(Part IV) (1 of 2) Construction Focus Four: Electrocution Hazards


What is an electrocution hazard?

Electrocution results when a person is exposed to a lethal amount of electrical energy. An electrical hazard can be defined as a serious workplace hazard that exposes workers to Burns, Electrocution, Shock, Arc flash, Fire, Explosion, etc. BE SAFE by recognizing, avoiding and protecting against all of these electrical hazards.

What are the common types of electrocution hazards in construction?

A. Contact with overhead power lines

Overhead and buried power lines are especially hazardous because they carry extremely high voltage. Voltages of overhead lines range from 120 to 750,000 volts. Workers may not realize that cranes are not the only equipment that reaches overhead power lines. Working on a ladder or in a man-basket suspended under or near power lines also poses a risk of electrocution.


B. Contact with energized sources

The major hazards regarding contact with energized sources are electrical shock and burns. Electrical shock occurs when the body becomes part of the electric circuit, either when an individual comes in contact with both wires of an electrical circuit, one wire of an energized circuit and the ground, or a metallic part that has become energized by contact with an electrical conductor.

The severity and effects of an electrical shock depend on a number of factors, such as the pathway through the body, the amount of current, the length of time of the exposure, and whether the skin is wet or dry. Water is a great conductor of electricity, allowing current to flow more easily in wet conditions and through wet skin.

Electrical burns can be arc burns, thermal contact burns, or a combination of burns. Electrical burns are among the most serious burns and require immediate medical attention. They occur when an electric current flows through tissue or bone, generating heat that causes tissue damage. The body cannot dissipate the heat generated by current flowing through the resistance of the tissue therefore, burns occur.


C. Improper use of extension and flexible cords

The normal wear and tear on extension and flexible cords can loosen or expose wires, creating a hazardous condition. Cords that are not 3-wire type, not designed for hard-usage, or that have been modified, increase the risk of electric shock. With the wide use of power tools on construction sites, flexible extension cords are often necessary. Because they are exposed, flexible, and unsecured, they are more susceptible to damage than fixed wiring. Hazards are created when cords, cord connectors, receptacles, and cord- and plug- connected equipment are improperly used and maintained.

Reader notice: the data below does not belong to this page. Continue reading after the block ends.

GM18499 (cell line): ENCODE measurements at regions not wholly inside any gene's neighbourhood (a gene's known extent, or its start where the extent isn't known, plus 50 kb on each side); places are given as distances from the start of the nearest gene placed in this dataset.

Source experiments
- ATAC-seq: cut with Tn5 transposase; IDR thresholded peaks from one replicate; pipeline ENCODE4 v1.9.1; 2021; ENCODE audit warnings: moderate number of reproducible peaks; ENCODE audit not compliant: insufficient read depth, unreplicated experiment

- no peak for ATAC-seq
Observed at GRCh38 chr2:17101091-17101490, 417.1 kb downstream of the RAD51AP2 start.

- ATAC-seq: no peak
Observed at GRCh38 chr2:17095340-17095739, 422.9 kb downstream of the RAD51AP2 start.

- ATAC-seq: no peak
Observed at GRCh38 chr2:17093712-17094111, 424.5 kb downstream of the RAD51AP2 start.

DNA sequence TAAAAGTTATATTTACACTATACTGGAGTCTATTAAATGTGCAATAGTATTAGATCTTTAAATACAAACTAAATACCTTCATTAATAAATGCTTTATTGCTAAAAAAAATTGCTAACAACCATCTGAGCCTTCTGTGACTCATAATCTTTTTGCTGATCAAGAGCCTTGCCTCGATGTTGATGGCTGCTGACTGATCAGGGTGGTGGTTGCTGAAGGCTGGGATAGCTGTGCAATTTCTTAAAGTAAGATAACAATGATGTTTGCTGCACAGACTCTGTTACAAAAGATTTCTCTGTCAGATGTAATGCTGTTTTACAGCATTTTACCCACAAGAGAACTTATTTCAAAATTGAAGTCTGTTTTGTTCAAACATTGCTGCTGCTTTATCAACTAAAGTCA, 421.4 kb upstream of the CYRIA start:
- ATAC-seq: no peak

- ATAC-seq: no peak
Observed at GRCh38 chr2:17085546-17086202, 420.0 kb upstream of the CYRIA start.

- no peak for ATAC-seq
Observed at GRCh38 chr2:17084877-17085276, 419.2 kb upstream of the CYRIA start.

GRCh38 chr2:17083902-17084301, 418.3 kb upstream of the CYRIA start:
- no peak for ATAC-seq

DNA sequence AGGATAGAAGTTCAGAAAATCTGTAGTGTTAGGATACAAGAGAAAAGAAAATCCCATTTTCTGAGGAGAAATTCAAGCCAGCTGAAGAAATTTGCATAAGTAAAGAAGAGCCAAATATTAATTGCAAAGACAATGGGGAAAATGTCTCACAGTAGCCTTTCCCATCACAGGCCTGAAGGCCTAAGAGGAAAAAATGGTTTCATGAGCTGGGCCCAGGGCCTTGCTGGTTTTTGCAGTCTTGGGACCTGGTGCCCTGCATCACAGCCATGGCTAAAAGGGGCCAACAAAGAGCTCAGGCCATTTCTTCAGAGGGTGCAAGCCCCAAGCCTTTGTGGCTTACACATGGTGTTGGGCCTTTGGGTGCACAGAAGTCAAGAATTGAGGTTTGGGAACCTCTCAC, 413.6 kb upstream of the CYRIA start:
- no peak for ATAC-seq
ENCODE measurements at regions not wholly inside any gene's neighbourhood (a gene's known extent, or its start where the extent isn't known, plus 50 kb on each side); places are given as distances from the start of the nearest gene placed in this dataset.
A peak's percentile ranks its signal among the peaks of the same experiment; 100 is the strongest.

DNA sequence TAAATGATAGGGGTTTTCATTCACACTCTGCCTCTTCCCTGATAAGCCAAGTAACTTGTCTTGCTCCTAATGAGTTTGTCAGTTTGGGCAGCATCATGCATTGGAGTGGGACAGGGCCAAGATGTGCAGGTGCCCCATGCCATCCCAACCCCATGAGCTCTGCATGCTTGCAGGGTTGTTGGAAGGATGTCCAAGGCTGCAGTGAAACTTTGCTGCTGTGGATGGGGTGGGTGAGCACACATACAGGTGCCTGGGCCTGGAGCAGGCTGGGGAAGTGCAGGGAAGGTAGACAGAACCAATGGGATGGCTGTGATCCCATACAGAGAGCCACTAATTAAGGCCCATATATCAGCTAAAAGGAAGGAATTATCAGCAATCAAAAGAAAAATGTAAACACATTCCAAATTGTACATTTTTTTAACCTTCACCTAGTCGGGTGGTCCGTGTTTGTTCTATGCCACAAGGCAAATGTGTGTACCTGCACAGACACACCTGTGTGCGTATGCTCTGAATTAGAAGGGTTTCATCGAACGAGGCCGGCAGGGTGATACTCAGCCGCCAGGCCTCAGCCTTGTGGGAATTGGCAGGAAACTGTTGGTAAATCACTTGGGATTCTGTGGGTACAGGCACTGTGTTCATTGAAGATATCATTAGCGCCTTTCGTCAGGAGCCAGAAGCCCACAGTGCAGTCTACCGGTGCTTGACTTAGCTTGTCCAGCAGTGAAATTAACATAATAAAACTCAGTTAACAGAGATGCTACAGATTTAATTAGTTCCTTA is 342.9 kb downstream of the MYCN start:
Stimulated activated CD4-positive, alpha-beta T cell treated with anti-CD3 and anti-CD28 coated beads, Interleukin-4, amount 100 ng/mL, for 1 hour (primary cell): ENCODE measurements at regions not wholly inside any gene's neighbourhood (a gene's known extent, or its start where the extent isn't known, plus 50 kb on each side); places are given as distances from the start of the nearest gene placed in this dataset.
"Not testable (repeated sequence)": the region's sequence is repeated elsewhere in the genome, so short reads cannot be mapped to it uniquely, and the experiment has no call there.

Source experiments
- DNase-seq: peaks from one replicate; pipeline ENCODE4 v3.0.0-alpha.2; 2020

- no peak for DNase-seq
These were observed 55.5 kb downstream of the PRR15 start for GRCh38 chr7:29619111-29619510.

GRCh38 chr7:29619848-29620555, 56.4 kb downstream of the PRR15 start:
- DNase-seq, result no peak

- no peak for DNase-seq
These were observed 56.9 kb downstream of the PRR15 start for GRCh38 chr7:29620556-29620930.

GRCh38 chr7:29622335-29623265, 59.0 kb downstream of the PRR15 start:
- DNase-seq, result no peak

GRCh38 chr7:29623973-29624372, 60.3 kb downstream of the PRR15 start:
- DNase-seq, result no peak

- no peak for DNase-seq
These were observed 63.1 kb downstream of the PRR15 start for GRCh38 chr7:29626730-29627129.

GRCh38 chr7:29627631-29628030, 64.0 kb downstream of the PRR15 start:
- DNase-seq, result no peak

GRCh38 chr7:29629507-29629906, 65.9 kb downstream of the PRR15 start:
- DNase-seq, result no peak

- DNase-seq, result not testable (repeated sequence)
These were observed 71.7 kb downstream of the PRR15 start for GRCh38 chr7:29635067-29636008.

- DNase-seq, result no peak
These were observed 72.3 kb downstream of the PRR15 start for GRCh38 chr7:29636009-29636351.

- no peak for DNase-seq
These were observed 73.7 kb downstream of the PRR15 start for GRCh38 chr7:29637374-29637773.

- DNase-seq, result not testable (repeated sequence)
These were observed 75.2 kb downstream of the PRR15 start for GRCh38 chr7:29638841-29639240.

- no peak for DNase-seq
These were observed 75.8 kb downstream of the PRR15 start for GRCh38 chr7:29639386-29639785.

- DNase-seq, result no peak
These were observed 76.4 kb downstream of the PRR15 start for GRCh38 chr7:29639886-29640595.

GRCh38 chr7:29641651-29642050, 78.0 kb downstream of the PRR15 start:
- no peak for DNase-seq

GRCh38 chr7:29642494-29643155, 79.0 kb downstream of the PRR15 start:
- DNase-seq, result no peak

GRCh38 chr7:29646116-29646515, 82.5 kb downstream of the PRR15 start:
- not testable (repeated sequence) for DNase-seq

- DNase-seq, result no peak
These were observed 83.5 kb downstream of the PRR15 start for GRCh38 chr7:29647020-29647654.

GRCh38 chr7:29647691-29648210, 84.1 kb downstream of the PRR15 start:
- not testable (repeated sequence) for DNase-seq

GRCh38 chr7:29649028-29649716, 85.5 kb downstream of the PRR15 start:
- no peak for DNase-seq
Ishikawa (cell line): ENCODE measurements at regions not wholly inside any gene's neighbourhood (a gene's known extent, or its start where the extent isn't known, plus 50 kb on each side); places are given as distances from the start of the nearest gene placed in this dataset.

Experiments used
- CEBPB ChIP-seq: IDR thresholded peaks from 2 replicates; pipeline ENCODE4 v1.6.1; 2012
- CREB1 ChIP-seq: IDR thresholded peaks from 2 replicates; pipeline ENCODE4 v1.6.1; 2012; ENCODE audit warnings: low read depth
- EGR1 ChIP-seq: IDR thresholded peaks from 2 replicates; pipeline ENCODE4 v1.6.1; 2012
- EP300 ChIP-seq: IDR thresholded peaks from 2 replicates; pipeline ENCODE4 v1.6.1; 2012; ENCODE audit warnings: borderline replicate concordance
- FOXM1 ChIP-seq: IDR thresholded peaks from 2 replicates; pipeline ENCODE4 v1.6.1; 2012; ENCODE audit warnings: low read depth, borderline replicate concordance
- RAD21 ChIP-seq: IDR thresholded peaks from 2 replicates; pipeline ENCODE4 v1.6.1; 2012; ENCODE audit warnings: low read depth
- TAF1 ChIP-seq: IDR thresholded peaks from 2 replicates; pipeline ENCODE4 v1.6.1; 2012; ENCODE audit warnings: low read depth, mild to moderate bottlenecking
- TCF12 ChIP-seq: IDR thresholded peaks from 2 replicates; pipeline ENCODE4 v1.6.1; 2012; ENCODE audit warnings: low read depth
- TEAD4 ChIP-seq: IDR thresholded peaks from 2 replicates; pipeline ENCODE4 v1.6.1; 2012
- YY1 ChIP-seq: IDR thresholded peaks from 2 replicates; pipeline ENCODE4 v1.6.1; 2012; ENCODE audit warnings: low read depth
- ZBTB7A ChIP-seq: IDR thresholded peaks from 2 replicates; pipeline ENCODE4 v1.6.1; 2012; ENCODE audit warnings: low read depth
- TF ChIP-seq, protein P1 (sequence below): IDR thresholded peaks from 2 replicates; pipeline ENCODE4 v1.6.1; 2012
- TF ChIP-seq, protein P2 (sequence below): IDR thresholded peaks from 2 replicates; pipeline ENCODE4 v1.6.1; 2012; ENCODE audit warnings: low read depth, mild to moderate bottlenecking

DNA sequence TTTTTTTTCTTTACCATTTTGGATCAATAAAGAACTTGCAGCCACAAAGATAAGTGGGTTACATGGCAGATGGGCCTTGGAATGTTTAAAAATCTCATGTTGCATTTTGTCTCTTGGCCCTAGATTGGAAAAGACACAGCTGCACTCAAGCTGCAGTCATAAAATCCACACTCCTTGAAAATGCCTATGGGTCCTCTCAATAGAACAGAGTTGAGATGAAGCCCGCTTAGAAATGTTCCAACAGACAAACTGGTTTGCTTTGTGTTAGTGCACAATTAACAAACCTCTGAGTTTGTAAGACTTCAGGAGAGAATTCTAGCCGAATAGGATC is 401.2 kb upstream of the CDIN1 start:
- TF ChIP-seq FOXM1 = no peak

To reduce hazards, flexible cords must connect to devices and to fittings in ways that prevent tension at joints and terminal screws. A flexible cord may be damaged by door or window edges, staples and fastenings, abrasion from adjacent materials, or simply by aging. If the electrical conductors become exposed, there is a danger of shocks, burns, or fire.

When a cord connector is wet, electric current can leak to the equipment grounding conductor, and to anyone who picks up that connector if they provide a path to ground. Such leakage can occur not just on the face of the connector, but at any wetted portion.

(Part I) (1 of 2) Construction Focus Four: Fall Hazards

(Part I) (2 of 2) Construction Focus Four: Fall Hazards

(Part II) (1 of 2) Construction Focus Four: Struck-By Hazards

(Part II) (2 of 2) Construction Focus Four: Struck-By Hazards

(Part III) (1 of 2) Construction Focus Four: Caught–In or –Between Hazards

(Part III) (2 of 2) Construction Focus Four: Caught–In or –Between Hazards

(Part IV) (2 of 2) Construction Focus Four: Electrocution Hazards

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